Three Lessons Restaurant Owners need from Chick Fil A

I absolutely love Chick-fil-A! And I always feel bad for the other restaurants within a close vicinity to their restaurant because they don’t pull in nearly the same amount of business. Today’s video digs into the reason for this success (phenomena?).

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Today, I am sharing three things that you need to be doing more like Chick-fil-A. I often use In-N-Out Burgers as an example of a very simple concept that is hugely successful, serving only hamburgers. Chick-Fil-A, however, is on a much larger scale with almost 2,000 locations as compared to In-N-Out’s 400.

I absolutely love Chick-fil-A! I feel bad for the other 20 restaurants in the same shopping center because they don’t pull in the same amount of business. Let’s dig deeper as to how Chick-fil-A is more successful than the other restaurant chains around it.

First lesson from Chick-fil-A:

After studying Chick-fil-A for a bit, diving into their brand and their operations, I learned that they absolutely embody this quote that I use a lot, “Treat your staff and your vendors as well as you would a customer.”

Some of you, and I hate to say this, maybe are not treating your customers great, let alone your staff and vendors. Some of you are phenomenal to customers, but are not treating your staff or vendors the same way. And then vendors also…it’s unbelievable to me how poorly we treat vendors sometimes, especially when they forgot something or don’t come in time.

The reality is these people live in your community and they talk to other people in the same community. I used to do vendor days at our restaurants where I would invite all of our vendors in and treat them to a really great dinner. And then it’s unbelievable that over the next couple of weeks I would see them coming in the restaurant with their friends, family and neighbors.

But, honestly, let’s talk about your staff. We’ve got to treat our staff better. We can’t expect our staff to give us everything if we’re not giving them everything!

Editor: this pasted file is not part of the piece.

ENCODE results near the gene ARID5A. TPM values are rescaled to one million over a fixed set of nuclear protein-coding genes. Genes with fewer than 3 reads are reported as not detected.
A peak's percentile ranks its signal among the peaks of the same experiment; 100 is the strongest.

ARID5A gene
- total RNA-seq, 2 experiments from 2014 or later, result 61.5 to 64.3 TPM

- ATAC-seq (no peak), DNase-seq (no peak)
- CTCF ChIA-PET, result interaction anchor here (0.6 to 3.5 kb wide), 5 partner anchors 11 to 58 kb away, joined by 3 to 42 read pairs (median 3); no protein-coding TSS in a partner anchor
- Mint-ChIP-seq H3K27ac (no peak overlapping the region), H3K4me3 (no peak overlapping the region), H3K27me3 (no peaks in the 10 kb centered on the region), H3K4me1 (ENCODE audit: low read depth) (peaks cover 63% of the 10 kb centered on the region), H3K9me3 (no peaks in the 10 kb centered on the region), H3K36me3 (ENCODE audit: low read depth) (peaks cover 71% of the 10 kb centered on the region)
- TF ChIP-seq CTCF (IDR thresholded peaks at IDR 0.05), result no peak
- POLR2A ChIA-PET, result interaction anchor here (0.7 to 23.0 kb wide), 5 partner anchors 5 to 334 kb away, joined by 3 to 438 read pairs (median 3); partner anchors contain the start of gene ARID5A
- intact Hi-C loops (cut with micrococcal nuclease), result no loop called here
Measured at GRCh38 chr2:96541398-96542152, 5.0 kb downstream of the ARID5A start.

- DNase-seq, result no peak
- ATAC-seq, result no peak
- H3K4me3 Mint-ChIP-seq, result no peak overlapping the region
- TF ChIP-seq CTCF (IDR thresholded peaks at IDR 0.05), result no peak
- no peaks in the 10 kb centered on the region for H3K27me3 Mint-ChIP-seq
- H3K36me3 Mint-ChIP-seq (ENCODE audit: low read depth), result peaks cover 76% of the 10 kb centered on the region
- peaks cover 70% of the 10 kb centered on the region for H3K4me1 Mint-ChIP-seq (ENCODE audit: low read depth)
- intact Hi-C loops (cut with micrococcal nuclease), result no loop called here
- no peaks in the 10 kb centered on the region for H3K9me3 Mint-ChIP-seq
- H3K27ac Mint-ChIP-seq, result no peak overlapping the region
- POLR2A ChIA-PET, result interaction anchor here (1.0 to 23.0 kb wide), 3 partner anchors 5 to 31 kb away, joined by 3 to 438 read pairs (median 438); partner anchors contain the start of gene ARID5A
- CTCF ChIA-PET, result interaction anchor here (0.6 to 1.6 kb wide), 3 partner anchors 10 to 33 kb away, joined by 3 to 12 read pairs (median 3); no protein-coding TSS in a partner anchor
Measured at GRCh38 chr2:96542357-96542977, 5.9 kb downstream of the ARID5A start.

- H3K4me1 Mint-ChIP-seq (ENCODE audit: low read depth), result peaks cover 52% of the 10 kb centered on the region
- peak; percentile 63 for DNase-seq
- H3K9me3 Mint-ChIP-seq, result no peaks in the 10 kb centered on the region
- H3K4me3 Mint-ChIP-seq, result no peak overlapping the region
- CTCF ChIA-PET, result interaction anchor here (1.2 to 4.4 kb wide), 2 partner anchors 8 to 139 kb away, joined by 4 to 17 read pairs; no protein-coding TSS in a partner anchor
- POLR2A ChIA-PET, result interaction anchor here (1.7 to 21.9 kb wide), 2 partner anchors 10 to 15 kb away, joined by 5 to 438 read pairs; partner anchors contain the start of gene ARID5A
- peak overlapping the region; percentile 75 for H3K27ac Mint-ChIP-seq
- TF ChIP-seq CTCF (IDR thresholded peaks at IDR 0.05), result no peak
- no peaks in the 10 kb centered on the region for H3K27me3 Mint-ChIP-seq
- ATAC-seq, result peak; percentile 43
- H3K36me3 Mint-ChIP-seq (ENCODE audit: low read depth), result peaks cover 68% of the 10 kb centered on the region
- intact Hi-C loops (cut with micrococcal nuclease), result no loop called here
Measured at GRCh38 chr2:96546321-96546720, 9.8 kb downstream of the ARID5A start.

Right now, we aren’t going to dig into this subject of how to do this. I want to get back to talking about Chick-fil-A. But, there is a lot of information on the blog and you can also can go through my training course where we talk a lot about this subject.

Second lesson:

You have to drastically simplify your menu. Some of you might think you have simplified menus, but in actuality you don’t. Some of you know you have complex menus, but don’t do anything about it. Last week I got an email from a restaurant owner in my area and when I took a look at their menu it was huge and all over the place. There’s no way that they can focus on the quality and attention to detail with a menu that big.

Just because you could doesn’t mean you should. For example, just because something in a store comes in your size, doesn’t mean you should wear it. Or just because an ingredient is in your pantry, it doesn’t mean you should use it. There’s something called the paradox of choice, which means that the more choices someone has the less satisfied they are, and the harder it is to make a decision. But back to quality and detail. When you serve one thing like Chick-fil-A, chicken (okay, they have a variety of types, but it’s all chicken), you can do that thing really, really well.

Here’s a great post to add on to this discussion about designing menus. Remember, you have to drastically simplify things!

Third lesson:

Live with a service mindset. You are in the service/hospitality business so you must take better care of your customers. I don’t mean just being friendly and taking care of things that go wrong. I mean going above and beyond. We often talk about exceeding expectations and my expectations have been exceeded so many times by Chick-fil-A.

One time when we were still living in California, where there aren’t many Chick-fil-A’s, we came across one on our drive to Los Angeles to visit family. We were frazzled from our 2 hour drive with a young child (parents know what that’s like). They could tell when we sat down that we’d had enough, and one of the employees walked over grabbed our drinks for us, refilled them, asked what we wanted, gave a balloon to our son and a toy. You could tell that they were there to take care of us. We probably only spent $12 that meal, but we had better service in that Chick-fil-A than we could have if had we went to a restaurant and spent $50.

Ever since that day, we became huge fans of that Chick-fil-A and we would go back to it often. And, I have to say, they constantly exceeded our expectations. I mean, here’s a fast food restaurant that puts fresh flowers on the table. And my list could go on and on. No matter how busy they were, it was service first. They have employees holding doors for customers, people refilling drinks, and people cleaning and bussing tables. They were doing a better job at taking care of the customer than most restaurants I eat at do during full service with 5-6 times the price.


  1. Take care of staff and vendors better than a customer
  2. Drastically simplifying your menu
  3. Live with a service mindset.

I highly recommend diving deeper into way Chick-fil-A does business. There are so many lessons to be learned!


Please leave your comments or questions below, I promise to respond to every one personally!


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